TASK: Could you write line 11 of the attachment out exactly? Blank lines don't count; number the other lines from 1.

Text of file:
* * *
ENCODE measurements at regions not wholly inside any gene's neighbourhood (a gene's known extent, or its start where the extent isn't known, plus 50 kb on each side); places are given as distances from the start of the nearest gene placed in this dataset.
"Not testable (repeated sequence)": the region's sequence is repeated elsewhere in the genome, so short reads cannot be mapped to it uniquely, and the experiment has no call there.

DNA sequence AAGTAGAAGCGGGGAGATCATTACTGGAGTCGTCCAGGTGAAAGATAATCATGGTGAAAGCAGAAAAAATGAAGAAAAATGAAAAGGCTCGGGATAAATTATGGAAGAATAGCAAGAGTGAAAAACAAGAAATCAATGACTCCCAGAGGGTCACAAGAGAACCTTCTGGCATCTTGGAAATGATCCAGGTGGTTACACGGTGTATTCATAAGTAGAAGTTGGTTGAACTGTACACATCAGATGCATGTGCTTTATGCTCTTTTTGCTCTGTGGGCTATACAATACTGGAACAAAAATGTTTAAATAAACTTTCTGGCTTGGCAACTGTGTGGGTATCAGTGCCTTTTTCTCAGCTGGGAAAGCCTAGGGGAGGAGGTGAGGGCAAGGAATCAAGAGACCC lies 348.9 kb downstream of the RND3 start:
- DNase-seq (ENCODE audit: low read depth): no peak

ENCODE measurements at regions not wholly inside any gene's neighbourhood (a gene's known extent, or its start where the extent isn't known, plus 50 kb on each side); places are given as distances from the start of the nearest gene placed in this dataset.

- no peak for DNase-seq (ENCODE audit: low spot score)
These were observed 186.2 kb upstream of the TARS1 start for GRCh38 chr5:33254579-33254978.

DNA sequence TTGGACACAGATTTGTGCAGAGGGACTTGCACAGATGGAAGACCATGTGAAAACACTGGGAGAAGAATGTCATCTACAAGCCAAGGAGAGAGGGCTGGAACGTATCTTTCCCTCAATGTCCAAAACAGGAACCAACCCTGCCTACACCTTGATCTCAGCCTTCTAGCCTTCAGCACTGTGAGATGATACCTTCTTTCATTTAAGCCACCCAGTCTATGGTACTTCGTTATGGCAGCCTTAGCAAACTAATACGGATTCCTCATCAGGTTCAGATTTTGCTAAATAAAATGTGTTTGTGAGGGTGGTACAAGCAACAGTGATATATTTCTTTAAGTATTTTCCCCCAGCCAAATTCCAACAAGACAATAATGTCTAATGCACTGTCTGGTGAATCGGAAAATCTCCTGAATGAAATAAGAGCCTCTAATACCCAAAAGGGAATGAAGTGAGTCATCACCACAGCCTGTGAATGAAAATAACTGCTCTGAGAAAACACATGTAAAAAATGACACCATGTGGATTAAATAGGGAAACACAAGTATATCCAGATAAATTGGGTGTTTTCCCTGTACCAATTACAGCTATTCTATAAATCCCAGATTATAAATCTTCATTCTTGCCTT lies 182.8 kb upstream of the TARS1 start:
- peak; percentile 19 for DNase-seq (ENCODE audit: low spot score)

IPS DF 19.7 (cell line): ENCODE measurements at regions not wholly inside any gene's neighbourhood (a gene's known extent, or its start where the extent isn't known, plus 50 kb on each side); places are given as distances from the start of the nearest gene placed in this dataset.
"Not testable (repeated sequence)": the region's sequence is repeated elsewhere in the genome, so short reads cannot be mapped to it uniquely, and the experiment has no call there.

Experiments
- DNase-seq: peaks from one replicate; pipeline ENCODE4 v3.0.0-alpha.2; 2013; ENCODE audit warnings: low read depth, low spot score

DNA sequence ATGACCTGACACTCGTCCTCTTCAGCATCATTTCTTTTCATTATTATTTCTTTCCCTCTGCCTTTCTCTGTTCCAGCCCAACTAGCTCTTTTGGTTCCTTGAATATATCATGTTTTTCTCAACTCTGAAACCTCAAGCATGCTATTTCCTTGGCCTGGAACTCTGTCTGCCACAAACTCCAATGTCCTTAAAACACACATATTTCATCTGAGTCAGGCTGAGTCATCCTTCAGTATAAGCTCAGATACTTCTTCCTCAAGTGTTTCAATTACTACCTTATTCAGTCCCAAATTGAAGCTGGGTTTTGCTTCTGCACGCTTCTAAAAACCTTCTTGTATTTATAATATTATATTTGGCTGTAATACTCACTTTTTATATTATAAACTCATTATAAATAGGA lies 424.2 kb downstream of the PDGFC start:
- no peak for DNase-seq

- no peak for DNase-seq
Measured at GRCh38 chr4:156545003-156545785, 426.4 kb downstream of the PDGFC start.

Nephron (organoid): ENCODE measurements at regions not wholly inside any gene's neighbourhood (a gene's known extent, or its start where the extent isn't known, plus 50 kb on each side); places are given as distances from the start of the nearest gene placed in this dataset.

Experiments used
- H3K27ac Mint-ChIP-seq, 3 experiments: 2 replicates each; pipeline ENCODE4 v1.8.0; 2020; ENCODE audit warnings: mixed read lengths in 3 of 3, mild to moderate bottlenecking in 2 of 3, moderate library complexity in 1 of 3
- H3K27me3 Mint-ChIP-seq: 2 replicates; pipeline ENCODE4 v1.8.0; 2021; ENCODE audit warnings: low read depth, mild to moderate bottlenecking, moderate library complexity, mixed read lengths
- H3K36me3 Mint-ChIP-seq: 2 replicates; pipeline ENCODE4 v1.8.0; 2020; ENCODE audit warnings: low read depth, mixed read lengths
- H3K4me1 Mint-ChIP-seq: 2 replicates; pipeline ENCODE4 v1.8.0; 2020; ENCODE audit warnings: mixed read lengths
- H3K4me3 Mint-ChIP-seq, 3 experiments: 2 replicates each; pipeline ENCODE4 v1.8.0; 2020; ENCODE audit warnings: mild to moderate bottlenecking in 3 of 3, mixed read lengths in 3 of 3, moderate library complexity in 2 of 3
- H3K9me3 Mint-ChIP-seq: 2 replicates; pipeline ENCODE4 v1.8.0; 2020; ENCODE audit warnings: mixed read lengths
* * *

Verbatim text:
"Not testable (repeated sequence)": the region's sequence is repeated elsewhere in the genome, so short reads cannot be mapped to it uniquely, and the experiment has no call there.